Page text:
I left the meeting feeling cautiously hopeful.
Imagine my horror when I opened the papers the next morning.
When you turn to the page of the report by Godfrey Robert, a veteran sports writer, this was the headline:
In his report, Robert laid out the foreign talents who had represented Singapore in the past, such as our first individual Olympics medal winner, weightlifter Tan Howe Liang, in the 1960 Rome Olympics.
Feng Tianwei, ironically and despite the title of the report, was only mentioned at the beginning and the later part of the report, and even then only briefly.
In the Straits Times, a report by the paper’s Sports Editor, Marc Lim, carried this quote from a Facebook posting:
Reading the two reports from the New Paper and the Straits Times gave rise to a sense of anger – and disappointment at not only how these reports were putting down Singaporeans and how they seem to imply that Singaporeans somehow need to be led by foreign talents, but also how the reports are fanning the anti-foreigner flames here.
Also, if one were a supporter of the Government, one might feel that these reports were scuttling the Government’s efforts at integration. They make Singaporeans more angry at the Government’s immigration policy, and programmes like the Foreign Talent Scheme (FTS).
In short, the mainstream media is shooting the Government in the foot, and getting away with it.
The presence of some 2 million foreigners (including permanent residents) on our island is the biggest issue we are grappling with. It has given rise to all sorts of problems which many have already expounded on.
So, one would expect that any responsible newspaper would be more circumspect and aware of how its reports could reinforce anti-foreigner sentiments. Apparently, however, the New Paper especially, seems bent on doing just that by adopting a headline – on its front page, no less – which is a direct slap in the face, if you will, of Singaporeans who are already upset with the number of foreigners here.
“Feng Tianwei shows us FT is the way” is potentially an epitaph on the tomb of any Government effort in persuading Singaporeans to accept new citizens such as Feng. And if you need a nail as a final confirmation, the Straits Times’ use of a Facebook posting would be it:
“To those who questions her nationality: she has a pink nric [sic] like you and me. She did more than the average Singaporeans [sic] by putting Singapore on the world map and makes Singapore proud. You? What have you done to make Singapore proud of you? Shame on you.”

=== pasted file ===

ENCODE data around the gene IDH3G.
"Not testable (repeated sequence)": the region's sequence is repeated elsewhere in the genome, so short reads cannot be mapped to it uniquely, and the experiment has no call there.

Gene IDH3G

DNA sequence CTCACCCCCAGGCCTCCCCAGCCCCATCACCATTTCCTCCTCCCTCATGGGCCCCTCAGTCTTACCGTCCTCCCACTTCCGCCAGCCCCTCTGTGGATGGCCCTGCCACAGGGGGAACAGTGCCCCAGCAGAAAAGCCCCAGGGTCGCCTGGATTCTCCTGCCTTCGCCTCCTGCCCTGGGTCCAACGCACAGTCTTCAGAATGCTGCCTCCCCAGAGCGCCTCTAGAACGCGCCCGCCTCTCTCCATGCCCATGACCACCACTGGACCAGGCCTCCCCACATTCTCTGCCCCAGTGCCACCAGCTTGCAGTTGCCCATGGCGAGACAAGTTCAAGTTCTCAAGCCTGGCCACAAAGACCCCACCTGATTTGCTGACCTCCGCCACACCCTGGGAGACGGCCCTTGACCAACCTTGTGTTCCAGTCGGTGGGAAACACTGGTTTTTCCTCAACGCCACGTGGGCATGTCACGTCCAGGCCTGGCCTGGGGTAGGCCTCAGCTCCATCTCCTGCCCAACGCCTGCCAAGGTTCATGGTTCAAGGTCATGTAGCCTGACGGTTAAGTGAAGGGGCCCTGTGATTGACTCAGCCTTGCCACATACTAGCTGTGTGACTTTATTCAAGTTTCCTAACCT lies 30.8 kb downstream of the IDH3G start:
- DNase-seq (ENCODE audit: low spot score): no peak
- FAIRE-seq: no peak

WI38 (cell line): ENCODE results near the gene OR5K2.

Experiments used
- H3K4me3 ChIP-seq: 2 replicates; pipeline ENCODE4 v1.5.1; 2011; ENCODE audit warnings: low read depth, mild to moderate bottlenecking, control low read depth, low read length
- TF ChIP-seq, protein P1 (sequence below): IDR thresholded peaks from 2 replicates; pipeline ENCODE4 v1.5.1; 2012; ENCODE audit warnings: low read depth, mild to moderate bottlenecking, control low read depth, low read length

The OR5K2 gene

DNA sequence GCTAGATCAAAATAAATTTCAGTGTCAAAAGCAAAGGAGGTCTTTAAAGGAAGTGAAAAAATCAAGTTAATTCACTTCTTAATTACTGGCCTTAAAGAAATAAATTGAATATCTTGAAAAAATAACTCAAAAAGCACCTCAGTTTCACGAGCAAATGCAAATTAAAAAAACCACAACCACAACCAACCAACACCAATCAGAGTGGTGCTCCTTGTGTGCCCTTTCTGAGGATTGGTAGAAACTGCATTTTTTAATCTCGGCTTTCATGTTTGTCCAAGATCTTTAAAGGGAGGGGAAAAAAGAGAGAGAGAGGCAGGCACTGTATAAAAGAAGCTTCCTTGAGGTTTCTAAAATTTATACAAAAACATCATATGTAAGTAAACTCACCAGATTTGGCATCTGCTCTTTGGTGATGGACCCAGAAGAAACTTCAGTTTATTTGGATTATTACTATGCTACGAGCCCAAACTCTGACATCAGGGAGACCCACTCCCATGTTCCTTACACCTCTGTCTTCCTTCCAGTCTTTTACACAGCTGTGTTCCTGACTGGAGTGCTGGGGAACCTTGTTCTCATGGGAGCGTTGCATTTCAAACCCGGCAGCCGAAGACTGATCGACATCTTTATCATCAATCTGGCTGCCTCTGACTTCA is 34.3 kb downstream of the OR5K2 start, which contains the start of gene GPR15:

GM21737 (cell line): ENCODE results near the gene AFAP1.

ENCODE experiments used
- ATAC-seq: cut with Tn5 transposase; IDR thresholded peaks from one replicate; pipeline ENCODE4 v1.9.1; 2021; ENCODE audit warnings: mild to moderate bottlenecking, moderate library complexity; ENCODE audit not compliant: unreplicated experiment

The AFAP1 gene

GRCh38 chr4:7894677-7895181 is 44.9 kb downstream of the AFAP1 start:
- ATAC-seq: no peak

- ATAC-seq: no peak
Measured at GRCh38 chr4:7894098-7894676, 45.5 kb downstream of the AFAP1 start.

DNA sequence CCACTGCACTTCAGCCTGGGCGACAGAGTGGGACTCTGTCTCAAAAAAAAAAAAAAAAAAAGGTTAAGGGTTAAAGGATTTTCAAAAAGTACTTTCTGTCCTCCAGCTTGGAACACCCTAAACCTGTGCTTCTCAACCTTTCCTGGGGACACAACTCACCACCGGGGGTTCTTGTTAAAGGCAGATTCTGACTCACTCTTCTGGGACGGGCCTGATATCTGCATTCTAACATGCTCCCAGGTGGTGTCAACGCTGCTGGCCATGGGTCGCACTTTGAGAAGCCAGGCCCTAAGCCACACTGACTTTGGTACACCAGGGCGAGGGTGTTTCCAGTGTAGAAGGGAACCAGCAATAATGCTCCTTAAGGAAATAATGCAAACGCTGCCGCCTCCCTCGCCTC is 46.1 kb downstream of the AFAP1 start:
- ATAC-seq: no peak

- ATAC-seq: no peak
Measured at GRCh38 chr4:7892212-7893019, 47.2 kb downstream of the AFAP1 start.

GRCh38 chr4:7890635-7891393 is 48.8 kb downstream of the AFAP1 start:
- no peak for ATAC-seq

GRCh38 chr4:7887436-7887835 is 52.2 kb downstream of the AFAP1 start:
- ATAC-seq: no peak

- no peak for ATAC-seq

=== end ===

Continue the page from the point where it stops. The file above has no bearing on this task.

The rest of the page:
Yes, use a quote which ridicules and castigates Singaporeans and you expect Singaporeans to rally round Feng, or the Government’s efforts? I mean, how stupid can you be? It boggles the mind how an editor could even conceive that this would be helpful and decided to include this in his report.
But to bring the issue back to a more rational level, the National Population and Talent Division (NTPD), under the Prime Minister’s Office, is consulting and inviting feedback, suggestions and ideas on how we should deal with the population challenge. It is not a trivial matter and we should, as much as we can, try and understand the issues we are facing.
Unfortunately, the stupidity (yes, I will call it what it is) of mainstream papers like the New Paper and the Straits Times is not helping – not helping either the Government or Singapore address the serious issues we face.
Instead, these papers seem to want to take pot shots at the genuine unhappiness expressed by many Singaporeans, resorting to ridicule and sensationalism to sell a few more copies of their respective rags.
“Lets cheer foreign talent”? Not in this way and most certainly not when national papers are making fun of Singaporeans who have genuine concerns and putting them down in such an irresponsible manner.
Is it any wonder then that some have called on the newly-formed Media Literacy Council (MLC) to focus its spotlight on the traditional or mainstream media, instead of trying to police the online media?